45 East 45th Street: Roosevelt Hotel
45 East 45th Street
George B. Post, 1925
Occupying a full city block from Vanderbilt Avenue to Madison Avenue and 45th Street to 46th Street, and containing roughly 1,100 guest rooms, the Roosevelt Hotel was the first large-scale hotel to be constructed in New York City under the 1916 Zoning Resolution. In adherence of the law, the building features light courts and setbacks at the upper stories.
George B. Post was a well established architect at the time he was hired to design the Roosevelt Hotel. Some of his previous work in New York City included the Brooklyn Historical Society, the New York Stock Exchange and the City College of New York campus. Post was trained in the Beaux-Arts style and was a student of Richard Morris Hunt. For the Roosevelt Hotel, Post employed the Italian Renaissance style, with brick façades accented by tone detailing. The hotel lobby is located on the second floor, which is evident by the highly ornate arched windows that surround the structure on this level. Of particular note is the lobby level on the Madison Avenue façade, which also features arcade windows, ornamental cartouches, intricate window surrounds, stone railings and glass lanterns.
The hotel was named for former president and revered New Yorker Theodore Roosevelt, who had recently passed away at the time of the building’s construction. According to a 1924 advertisement in Good Furniture magazine, the hotel’s Colonial- and Federal-style interiors, which featured many decorative and architectural references to famous Colonial-era buildings, were “a Depository of Early American Architectural and Art Forms: The name—Roosevelt, the form—American.” (Stern 203) Then Mayor of New York, John F. Hylan, spoke at the hotel’s housewarming, stating “You have fittingly chosen a name that stands as a tower of strength.” (NYT: September 23, 1924)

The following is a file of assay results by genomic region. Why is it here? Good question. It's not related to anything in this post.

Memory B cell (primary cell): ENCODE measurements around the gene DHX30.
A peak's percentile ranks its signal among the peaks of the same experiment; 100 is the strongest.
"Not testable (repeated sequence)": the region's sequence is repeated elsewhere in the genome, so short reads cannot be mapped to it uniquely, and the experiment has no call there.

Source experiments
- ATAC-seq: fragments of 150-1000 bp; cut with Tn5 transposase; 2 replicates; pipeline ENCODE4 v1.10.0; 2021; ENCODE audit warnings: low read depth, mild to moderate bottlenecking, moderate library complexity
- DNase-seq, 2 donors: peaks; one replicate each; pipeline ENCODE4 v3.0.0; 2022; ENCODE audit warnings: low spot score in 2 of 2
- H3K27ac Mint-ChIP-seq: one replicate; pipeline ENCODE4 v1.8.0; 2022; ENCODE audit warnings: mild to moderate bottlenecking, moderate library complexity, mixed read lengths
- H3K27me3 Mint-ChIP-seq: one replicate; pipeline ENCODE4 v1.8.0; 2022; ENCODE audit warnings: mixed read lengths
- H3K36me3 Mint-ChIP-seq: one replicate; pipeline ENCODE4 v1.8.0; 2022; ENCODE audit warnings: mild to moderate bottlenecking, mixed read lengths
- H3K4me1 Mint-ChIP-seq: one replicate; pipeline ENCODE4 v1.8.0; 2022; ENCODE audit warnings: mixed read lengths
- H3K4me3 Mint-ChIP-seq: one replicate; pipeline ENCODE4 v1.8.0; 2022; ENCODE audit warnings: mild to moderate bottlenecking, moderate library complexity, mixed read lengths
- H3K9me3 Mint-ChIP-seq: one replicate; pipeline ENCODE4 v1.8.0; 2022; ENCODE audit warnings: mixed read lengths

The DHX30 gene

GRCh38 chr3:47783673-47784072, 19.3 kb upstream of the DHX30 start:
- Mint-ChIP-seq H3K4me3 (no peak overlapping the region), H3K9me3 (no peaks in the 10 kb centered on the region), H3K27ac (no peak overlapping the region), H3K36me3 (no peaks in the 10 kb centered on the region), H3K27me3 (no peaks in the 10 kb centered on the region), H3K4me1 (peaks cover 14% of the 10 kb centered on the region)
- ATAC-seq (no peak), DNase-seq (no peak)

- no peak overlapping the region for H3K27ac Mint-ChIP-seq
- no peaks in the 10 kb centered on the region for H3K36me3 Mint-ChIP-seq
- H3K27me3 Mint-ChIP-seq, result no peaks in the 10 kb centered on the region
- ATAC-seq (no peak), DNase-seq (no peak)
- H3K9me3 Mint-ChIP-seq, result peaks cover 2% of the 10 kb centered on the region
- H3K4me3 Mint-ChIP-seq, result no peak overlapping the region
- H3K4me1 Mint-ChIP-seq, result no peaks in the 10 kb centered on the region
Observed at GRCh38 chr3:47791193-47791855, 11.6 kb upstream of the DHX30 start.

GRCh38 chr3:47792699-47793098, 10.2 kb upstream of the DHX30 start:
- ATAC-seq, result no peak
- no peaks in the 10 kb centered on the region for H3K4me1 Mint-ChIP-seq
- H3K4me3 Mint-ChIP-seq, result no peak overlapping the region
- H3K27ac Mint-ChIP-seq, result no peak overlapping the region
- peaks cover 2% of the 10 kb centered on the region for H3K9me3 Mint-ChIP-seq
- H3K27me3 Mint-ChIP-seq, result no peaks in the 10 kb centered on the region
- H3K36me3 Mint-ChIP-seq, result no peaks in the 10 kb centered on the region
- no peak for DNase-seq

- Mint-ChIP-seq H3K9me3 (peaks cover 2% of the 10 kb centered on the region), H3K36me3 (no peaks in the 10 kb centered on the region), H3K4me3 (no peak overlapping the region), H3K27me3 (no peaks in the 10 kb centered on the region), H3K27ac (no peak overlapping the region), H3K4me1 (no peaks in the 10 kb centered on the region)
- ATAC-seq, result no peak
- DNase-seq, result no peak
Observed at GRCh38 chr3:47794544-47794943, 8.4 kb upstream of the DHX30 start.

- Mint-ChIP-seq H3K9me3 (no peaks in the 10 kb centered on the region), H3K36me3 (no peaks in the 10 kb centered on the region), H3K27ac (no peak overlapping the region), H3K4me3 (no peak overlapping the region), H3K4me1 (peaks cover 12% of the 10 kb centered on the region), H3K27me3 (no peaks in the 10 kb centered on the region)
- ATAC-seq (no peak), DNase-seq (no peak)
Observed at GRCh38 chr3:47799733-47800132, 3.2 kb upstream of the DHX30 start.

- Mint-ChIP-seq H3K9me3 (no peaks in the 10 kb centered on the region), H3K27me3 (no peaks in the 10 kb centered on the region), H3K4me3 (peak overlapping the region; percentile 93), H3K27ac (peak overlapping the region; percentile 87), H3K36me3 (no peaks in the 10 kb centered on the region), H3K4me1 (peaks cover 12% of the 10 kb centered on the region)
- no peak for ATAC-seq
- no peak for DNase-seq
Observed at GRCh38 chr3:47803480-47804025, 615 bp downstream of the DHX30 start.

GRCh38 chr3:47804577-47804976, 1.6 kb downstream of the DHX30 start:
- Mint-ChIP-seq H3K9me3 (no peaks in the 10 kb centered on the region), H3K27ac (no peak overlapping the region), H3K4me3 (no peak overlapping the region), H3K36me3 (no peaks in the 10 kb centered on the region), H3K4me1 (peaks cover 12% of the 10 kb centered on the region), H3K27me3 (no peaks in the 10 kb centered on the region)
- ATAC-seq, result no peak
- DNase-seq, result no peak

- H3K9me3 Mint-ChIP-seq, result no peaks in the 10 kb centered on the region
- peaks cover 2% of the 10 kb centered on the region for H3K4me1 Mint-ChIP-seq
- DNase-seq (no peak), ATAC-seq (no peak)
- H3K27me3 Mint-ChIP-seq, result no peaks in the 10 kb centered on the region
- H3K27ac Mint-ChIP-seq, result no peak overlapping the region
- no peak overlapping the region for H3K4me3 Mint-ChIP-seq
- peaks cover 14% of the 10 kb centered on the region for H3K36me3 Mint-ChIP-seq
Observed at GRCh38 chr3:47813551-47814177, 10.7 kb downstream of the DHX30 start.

The exterior of the hotel displays its patriotic intentions, as well. The 45th Street entrance features a replica of the doorway of St. Paul’s Chapel, a Colonial-era chapel in Lower Manhattan built in 1764. Iron railings on the balcony were salvaged from an old residence on Irving Place, and the iron railings at the building’s arcades were copied from designs of leaded glass sidelights on early American doorways (NYT September 14, 1924).
In an effort to identify alternate revenue sources as a result of the suspended sale of alcohol during Prohibition, the Roosevelt was the first New York hotel to include shops on its ground floors. The configuration of these shops was designed to be architecturally distinctive, with doors opening to an inner arcade in addition to the street. Many other illustrious and well-established hotels in New York City followed suit and constructed ground floor shops, including the nearby Biltmore and Waldorf-Astoria Hotels.
“ROOSEVELT HOTEL TO OPEN SEPT. 22; Structure at Madison Avenue and 45th Street Cost 12,000,000,”New York Times September 14, 1924.
“ROOSEVELT HOTEL HAS HOUSEWARMING; Men and Women Prominent in the City’s Activities Attend Opening Dinner,” New York Times September 23, 1924.
Stern, Robert A. M., Gregory Gilmartin, and Thomas Mellins, New York 1930: Architecture and Urbanism Between the Two World Wars (New York: Rizzoli, 1987), 203.
Huxtable, Ada Louise, “A Dramatic Example of Architectural Recycling,” New York Times July 3, 1977, sec. 2, 17.